Japanese Economy



The Japanese economy is the third largest in the world (recently passed by China) with a GDP of 4.9 trillion USD, according to data of the IMF.

Great, but tell me more about the Big Japanese machine.

How diversified is it?

Is it a big open economy?

How indebted is the government?

Let’s answer all your questions.

Profile of the Japanese Economy

Population: 127 million people, less than half that of the United States.

Interesting fact. Japan’s population is actually declining.

Yep, you heard that right.

According to official statistics, 2015 marked the beginning of the end for the Japanese.

We’ll have to wait and see if they don’t do something about that.

Declining population bodes ill for the Japanese economy, but... if there’s no one alive, does it matter?

Moving to a different topic.

What’s their GDP per capita?

$38,900, which puts Japan on the 44th spot globally (CIA World Factbook).

Main industries: a lot.

The Japanese economy is very well-diversified, with everything from tourism, automobiles, agriculture, and electronics in the mix (among other service industries such as finance).

Of these, Japan is most well-known for its automobile, electronics, and finance sectors. Since Japan’s economy is among the top in the world within those.

The Tokyo Stock Exchange is one of the largest stock exchanges in the world.

While few haven’t heard the name Toyota (seriously!) It is only of quite a few famous Japanese car makers.

All over the world the name was known.

Ok. Enough about industry (we were just perusing).

Tell me about international trade.

Japan’s total trade was around 34.9% of GDP, slightly higher than the United States (low 30s%), but considerably lower than Canada (60%).

Much is made of Japan’s exports.

In terms of Gross Domestic Product, exports add 17.6% to the Japanese economy (according to trading economics).

While imports amount to a similar 17.9% of GDP (same source).

This means Japan, like many others before it, has a trade deficit.

In other words, international trade detracts from GDP (since imports are subtracted).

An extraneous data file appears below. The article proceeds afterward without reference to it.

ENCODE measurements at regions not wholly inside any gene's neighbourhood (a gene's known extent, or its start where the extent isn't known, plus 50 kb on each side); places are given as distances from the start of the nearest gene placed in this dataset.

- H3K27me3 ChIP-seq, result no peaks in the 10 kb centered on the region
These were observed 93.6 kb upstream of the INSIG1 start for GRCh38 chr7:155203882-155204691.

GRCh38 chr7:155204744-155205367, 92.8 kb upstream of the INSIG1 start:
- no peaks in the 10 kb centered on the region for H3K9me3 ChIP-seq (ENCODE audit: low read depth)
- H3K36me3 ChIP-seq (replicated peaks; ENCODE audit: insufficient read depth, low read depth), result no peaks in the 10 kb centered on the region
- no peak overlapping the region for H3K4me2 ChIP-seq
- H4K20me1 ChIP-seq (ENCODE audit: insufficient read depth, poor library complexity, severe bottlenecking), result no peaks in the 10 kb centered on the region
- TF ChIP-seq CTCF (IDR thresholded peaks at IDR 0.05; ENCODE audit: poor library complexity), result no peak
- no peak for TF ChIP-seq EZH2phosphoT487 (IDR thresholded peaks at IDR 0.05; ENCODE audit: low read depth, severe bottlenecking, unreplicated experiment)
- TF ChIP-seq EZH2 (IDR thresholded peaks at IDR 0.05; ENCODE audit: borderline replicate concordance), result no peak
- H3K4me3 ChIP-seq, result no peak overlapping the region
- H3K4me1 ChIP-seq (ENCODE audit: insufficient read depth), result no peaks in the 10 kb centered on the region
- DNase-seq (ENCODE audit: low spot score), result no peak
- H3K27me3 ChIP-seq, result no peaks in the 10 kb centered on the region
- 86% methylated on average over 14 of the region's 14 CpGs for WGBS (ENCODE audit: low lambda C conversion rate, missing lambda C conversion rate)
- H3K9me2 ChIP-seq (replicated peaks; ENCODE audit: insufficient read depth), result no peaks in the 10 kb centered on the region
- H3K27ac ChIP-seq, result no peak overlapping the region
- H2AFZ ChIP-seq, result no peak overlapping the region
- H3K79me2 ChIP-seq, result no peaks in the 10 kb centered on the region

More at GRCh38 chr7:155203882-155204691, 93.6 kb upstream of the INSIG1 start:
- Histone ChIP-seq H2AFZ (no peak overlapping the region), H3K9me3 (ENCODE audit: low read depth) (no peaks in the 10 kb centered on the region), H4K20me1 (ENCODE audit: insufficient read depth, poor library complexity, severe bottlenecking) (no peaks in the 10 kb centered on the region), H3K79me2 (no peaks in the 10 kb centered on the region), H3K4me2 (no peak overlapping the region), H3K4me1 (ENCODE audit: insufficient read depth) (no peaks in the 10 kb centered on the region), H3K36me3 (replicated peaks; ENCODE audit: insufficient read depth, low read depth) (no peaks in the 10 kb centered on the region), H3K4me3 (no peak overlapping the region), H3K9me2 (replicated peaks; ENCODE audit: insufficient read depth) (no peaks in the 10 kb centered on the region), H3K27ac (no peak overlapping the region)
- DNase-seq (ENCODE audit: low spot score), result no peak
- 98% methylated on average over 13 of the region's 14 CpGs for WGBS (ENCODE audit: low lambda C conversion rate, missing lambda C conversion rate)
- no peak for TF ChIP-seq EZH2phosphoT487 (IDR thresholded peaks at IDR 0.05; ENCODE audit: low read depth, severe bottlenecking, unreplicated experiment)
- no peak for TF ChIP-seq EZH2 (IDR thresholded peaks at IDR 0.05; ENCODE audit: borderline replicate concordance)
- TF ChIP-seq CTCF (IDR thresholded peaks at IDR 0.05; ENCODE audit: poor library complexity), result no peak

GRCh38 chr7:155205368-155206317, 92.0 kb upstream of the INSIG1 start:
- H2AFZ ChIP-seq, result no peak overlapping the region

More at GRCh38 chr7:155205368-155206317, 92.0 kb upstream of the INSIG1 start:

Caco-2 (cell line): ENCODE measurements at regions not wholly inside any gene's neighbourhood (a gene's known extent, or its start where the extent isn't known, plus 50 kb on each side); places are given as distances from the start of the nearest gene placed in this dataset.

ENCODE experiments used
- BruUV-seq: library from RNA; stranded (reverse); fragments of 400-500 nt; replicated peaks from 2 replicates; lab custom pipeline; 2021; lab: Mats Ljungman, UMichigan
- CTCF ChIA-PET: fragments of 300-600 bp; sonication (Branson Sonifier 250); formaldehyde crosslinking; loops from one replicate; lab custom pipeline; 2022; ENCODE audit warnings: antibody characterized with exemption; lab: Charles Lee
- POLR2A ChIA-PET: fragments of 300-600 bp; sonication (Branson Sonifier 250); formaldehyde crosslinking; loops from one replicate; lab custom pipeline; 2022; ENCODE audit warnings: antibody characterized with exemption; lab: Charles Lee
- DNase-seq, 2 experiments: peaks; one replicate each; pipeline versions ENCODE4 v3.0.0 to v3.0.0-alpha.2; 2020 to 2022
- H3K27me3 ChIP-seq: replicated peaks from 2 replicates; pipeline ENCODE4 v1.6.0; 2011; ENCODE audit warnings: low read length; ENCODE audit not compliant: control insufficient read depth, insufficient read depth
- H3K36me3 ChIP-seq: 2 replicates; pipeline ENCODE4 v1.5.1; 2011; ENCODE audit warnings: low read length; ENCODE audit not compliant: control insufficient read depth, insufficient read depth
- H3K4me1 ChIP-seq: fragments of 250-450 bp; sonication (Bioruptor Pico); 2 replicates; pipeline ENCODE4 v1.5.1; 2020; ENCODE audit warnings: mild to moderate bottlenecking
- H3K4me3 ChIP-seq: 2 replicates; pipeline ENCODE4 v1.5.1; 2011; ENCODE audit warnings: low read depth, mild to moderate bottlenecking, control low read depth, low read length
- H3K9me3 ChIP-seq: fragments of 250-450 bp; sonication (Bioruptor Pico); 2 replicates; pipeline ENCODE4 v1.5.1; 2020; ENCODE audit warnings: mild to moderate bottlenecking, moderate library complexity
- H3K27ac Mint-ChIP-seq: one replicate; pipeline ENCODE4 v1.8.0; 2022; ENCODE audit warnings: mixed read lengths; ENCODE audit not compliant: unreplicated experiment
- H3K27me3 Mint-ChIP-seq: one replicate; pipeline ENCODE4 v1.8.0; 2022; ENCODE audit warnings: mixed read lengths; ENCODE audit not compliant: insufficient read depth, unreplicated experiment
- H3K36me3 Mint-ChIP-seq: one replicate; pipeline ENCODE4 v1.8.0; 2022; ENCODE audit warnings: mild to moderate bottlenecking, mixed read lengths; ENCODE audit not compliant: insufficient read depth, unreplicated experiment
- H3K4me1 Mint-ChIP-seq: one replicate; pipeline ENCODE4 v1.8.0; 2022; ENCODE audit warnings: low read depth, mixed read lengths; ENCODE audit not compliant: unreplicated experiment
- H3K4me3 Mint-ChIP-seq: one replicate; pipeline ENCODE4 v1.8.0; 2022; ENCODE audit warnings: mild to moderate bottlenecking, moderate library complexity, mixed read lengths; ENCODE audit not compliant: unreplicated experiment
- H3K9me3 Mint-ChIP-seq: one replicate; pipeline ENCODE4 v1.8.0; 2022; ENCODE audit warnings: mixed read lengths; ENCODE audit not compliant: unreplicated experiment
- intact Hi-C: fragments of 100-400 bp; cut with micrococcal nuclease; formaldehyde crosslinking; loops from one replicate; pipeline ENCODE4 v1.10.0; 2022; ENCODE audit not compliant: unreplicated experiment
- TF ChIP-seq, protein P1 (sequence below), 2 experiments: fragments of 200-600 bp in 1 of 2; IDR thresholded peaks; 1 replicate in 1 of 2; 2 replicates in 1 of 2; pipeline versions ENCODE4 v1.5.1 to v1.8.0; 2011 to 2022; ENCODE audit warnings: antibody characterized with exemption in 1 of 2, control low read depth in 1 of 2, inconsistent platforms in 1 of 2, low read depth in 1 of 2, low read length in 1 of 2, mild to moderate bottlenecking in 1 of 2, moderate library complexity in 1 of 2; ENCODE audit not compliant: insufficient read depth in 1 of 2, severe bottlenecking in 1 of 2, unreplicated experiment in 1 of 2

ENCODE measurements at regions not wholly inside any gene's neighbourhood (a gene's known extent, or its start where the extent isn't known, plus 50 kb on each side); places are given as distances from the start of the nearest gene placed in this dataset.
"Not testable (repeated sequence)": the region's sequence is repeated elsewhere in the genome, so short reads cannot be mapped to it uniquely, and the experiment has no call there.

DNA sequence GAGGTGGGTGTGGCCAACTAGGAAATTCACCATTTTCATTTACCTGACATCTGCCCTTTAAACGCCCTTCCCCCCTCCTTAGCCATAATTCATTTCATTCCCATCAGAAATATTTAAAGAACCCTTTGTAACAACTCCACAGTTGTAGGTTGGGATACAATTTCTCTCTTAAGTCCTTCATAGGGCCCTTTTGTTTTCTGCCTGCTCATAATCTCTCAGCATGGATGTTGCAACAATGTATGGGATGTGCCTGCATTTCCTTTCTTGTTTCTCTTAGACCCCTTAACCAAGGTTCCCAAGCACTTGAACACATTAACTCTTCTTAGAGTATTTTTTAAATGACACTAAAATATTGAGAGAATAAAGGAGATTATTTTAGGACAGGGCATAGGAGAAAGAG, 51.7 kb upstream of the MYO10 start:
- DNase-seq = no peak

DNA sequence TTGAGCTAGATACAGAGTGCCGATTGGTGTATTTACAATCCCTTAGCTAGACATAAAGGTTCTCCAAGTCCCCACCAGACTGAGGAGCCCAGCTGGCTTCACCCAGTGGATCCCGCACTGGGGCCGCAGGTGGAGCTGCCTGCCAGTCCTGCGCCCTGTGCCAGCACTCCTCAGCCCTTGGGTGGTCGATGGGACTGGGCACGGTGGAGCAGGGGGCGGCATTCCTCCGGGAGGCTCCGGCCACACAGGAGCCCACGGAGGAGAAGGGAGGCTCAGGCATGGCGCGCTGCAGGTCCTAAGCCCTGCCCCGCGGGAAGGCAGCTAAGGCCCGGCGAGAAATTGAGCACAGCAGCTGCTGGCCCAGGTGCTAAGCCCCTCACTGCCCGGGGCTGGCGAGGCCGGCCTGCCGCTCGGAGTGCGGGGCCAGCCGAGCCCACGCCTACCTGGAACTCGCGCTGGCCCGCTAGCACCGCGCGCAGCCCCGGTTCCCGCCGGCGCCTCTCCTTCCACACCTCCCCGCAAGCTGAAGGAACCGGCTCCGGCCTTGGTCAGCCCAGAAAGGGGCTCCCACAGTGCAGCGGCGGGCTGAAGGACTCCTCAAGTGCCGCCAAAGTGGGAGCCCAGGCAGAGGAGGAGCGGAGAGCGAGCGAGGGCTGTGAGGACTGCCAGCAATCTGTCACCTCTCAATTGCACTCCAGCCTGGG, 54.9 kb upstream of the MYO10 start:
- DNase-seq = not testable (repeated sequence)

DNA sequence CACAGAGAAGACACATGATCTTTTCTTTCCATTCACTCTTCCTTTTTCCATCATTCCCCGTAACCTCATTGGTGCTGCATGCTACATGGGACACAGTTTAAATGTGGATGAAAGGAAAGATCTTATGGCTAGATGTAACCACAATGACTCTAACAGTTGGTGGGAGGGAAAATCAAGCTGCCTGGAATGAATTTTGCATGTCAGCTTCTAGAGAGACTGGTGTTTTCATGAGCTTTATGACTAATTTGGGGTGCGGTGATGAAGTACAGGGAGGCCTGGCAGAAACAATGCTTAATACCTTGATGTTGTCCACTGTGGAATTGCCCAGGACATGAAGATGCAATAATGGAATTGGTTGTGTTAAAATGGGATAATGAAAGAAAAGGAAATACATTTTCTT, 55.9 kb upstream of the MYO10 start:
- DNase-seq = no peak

Note: the last statement is incredibly simplistic, after all, many domestic goods and services require imports of basic or intermediate materials to be finished.

Thus, without the ability to import from abroad, is likely that production wouldn’t be as high (since even goods sold domestically required foreign materials).

Time for everyone’s favorite part: Debt.

Japan's Debt Profile

The Japanese economy’s net government debt to GDP is among the highest in the world (like top 1 or 2, actually).

According to the International Monetary Fund (IMF), Japan’s number is around 132% of GDP.

Wow.

Household debt in Japan is moderate, being only about 62% of GDP in recent years.

But still, wow.

Is Japan bankrupt?

In this Forbes article, we get compelling evidence of why the markets don’t seem to mind the huge debt.

Actually, the article is very solid in that it reflects why FX traders and investors see the Japanese Yen (JPY) as such a solid store of value.

So what’s the gist of it?

Well, it seems the Bank of Japan (BoJ) holds a lot of the government’s debt.

So much that if we obviate those holdings, Japan’s net governmental debt to GDP goes down from 132% to about 90% (huge chunk).

But why would we write those down?

Japan’s Debt Secret is Out: it would be like bringing down the ceiling of your own home.

In theory, the Central Bank wouldn’t bring down its own economy by forcing the repayment of debt by the Government.

And, I mean… the BoJ has the power to print Yens…

So, it’s not like they would ever need to.

Thus, this theory doesn’t seem implausible at all.

I remember a pro FX traders once mentioning how Japan’s debt is very domestically-owned.

Let’s think of it as owing your dad or your mom owing you some cash (yep, I think that would be a good analogy).

The debt is there, but no one’s going to bring the house down for it.

(Especially when you have a cash printer in the basement…)

That’s it for this one.

See you soon,

Emil Christopher,

The Forex Economist

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